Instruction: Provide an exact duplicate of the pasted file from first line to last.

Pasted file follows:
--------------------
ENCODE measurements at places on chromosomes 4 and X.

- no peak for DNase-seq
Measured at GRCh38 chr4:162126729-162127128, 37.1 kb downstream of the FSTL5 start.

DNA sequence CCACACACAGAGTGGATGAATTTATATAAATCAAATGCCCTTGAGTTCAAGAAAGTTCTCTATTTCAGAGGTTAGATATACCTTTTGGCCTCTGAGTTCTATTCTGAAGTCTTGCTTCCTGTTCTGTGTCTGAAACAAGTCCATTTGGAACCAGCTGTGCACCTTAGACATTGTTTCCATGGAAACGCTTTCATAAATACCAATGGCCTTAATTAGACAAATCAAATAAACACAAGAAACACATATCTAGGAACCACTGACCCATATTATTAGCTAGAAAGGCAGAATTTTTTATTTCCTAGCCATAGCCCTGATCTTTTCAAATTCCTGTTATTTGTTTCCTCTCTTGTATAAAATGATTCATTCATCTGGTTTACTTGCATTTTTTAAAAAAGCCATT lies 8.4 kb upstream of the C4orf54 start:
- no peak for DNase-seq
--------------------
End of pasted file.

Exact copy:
ENCODE measurements at places on chromosomes 4 and X.

- no peak for DNase-seq
Measured at GRCh38 chr4:162126729-162127128, 37.1 kb downstream of the FSTL5 start.

DNA sequence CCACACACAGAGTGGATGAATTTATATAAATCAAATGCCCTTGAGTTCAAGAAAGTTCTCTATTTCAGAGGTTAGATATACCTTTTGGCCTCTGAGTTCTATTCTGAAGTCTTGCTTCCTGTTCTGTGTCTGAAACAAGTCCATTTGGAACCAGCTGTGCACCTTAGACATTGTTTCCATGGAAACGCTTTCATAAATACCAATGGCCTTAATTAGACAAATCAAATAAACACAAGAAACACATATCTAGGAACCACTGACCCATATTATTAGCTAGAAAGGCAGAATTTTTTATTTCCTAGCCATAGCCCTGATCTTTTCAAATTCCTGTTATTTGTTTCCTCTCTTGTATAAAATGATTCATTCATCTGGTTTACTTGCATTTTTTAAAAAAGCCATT lies 8.4 kb upstream of the C4orf54 start:
- no peak for DNase-seq